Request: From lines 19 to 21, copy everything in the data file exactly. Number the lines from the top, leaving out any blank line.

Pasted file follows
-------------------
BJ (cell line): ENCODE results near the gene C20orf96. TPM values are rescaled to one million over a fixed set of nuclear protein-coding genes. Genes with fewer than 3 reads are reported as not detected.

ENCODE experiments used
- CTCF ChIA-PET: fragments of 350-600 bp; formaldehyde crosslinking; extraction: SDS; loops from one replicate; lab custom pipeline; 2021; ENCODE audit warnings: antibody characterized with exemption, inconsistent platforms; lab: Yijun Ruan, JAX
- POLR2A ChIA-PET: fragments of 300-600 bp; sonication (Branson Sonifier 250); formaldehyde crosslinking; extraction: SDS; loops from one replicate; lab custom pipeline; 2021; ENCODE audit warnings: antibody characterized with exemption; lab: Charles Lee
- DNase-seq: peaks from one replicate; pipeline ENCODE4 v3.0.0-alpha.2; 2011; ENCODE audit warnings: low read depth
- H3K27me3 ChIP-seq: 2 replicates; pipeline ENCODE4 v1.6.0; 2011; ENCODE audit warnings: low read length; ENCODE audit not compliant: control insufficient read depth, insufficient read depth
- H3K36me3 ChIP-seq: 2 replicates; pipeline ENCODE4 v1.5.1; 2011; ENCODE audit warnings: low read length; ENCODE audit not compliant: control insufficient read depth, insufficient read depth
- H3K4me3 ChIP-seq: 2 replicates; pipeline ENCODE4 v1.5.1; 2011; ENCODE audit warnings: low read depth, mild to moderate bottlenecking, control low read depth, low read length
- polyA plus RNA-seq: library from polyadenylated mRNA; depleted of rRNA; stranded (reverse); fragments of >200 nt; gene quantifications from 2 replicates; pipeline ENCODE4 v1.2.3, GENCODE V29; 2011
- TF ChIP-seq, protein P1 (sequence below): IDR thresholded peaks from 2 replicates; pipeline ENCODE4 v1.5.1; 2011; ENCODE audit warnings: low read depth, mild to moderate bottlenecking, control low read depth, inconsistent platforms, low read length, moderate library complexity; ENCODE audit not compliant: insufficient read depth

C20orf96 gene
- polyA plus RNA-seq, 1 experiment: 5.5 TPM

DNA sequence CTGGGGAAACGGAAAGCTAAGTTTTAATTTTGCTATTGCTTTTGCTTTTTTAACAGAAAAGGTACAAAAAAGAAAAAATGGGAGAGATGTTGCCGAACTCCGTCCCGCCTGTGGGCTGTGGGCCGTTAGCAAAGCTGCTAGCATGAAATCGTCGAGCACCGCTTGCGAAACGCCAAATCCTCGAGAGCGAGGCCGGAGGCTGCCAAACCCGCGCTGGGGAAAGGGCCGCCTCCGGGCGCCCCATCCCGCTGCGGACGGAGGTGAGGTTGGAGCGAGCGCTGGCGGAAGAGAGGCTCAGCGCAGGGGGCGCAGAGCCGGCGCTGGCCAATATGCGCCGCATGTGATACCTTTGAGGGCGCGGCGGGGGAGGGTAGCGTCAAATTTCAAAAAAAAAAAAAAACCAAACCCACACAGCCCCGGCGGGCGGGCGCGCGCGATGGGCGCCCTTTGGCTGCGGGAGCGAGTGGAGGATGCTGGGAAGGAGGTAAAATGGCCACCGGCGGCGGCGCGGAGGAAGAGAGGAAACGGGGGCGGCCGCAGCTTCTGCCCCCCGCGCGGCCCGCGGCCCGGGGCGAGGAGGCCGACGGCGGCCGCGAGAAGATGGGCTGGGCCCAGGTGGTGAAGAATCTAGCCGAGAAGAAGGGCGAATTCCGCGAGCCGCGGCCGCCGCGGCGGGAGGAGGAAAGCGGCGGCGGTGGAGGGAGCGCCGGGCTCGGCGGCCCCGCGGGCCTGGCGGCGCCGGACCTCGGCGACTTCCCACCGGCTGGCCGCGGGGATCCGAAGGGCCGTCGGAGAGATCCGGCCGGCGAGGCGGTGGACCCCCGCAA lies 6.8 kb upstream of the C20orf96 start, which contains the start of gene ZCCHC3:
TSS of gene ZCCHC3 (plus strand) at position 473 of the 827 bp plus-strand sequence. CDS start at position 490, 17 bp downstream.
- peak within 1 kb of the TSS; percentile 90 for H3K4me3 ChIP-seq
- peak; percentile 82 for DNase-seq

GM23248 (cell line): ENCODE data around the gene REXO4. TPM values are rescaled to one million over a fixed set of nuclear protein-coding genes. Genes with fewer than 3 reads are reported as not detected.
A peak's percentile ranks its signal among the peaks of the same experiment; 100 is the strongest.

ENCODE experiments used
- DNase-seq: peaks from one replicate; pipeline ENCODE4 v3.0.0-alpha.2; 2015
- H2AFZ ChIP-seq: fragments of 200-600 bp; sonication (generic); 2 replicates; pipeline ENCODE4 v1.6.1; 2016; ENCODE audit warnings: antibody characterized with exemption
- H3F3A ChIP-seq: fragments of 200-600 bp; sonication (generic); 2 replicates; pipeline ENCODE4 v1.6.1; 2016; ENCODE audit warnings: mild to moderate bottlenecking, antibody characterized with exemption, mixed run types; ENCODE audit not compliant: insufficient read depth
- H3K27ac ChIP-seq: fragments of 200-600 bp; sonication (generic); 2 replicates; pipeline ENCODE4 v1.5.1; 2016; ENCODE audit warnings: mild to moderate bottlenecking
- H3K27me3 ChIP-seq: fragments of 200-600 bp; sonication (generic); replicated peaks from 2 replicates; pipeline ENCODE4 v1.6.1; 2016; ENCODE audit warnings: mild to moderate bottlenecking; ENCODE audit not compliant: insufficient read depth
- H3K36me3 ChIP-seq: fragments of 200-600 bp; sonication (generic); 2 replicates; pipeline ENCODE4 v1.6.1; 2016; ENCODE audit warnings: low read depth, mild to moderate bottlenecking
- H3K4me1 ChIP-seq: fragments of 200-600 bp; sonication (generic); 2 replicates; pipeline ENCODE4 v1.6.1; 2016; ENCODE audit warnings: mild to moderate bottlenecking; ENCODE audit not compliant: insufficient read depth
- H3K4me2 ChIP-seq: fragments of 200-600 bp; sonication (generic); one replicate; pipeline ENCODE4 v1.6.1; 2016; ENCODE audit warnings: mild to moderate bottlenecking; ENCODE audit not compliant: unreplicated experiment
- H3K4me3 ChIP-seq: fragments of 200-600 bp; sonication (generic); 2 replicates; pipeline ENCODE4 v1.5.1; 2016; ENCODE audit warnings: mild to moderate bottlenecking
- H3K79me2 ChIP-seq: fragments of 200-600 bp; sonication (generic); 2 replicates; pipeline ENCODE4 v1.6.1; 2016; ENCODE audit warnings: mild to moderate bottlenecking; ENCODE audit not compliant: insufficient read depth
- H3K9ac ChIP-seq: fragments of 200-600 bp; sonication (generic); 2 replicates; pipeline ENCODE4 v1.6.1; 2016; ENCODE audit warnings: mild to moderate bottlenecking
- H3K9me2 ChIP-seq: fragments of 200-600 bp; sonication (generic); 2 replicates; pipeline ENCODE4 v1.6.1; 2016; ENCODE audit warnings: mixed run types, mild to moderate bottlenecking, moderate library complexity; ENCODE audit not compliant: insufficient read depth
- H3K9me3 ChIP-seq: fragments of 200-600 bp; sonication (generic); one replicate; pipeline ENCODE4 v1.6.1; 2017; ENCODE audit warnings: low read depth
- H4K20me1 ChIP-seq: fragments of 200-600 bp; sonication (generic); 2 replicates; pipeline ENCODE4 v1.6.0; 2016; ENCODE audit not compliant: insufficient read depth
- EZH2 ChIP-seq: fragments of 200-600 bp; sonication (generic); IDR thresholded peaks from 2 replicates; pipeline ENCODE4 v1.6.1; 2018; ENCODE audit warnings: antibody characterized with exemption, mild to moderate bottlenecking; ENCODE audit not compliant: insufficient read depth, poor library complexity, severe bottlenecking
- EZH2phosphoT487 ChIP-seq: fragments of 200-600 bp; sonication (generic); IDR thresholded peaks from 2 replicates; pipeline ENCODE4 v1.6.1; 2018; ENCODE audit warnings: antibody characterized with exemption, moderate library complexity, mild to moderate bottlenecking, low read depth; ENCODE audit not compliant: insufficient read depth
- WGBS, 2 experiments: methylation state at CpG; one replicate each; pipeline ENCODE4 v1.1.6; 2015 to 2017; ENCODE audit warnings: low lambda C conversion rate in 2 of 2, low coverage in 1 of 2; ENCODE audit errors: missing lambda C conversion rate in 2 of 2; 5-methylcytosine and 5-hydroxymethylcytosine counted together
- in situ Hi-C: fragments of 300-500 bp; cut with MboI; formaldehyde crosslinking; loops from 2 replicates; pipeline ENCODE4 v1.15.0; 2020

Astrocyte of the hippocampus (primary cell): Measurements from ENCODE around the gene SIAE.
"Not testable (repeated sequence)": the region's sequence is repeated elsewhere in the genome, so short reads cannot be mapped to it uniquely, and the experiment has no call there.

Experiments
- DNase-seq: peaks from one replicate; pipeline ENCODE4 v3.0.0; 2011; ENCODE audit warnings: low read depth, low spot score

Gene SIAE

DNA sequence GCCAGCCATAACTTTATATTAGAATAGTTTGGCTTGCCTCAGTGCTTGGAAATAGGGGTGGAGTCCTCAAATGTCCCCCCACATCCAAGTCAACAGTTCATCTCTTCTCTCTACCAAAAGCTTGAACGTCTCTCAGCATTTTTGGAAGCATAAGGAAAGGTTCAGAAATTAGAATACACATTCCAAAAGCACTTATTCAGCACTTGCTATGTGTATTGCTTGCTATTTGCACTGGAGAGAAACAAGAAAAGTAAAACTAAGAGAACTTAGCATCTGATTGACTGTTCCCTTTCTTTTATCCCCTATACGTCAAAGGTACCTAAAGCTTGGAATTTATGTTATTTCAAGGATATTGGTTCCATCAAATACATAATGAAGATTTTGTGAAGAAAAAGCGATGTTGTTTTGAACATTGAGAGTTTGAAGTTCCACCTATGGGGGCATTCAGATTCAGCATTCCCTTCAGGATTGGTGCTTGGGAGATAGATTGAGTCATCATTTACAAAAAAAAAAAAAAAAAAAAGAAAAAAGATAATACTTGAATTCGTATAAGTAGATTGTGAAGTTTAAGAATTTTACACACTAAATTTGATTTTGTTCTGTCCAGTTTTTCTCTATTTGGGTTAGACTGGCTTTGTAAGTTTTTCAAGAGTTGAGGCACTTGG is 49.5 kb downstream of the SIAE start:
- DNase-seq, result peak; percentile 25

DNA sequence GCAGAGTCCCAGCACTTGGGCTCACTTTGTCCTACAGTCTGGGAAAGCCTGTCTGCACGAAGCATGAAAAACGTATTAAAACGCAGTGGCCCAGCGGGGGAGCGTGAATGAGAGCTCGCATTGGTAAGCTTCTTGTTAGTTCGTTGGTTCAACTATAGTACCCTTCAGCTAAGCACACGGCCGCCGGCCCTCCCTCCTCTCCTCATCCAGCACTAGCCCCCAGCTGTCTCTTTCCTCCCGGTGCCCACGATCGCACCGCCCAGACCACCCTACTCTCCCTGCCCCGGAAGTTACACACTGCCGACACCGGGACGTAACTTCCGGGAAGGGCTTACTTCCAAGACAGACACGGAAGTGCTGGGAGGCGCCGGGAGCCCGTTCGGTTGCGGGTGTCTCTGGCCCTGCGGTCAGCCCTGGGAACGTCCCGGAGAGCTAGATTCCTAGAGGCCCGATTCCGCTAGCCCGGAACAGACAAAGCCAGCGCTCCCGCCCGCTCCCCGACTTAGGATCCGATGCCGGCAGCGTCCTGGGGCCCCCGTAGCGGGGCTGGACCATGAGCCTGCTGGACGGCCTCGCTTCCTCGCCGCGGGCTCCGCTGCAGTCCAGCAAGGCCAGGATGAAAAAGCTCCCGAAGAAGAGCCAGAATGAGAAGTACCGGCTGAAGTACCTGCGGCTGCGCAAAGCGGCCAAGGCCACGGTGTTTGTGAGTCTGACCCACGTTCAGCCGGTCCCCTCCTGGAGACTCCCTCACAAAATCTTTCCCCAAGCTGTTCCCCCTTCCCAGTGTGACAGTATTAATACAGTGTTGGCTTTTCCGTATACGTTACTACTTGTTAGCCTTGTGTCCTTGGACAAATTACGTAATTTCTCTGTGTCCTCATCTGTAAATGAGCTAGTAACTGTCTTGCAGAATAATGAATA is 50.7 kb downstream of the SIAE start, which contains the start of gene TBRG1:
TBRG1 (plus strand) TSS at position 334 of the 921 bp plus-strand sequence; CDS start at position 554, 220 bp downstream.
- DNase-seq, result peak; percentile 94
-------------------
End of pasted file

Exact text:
ENCODE experiments used
- DNase-seq: peaks from one replicate; pipeline ENCODE4 v3.0.0-alpha.2; 2015
- H2AFZ ChIP-seq: fragments of 200-600 bp; sonication (generic); 2 replicates; pipeline ENCODE4 v1.6.1; 2016; ENCODE audit warnings: antibody characterized with exemption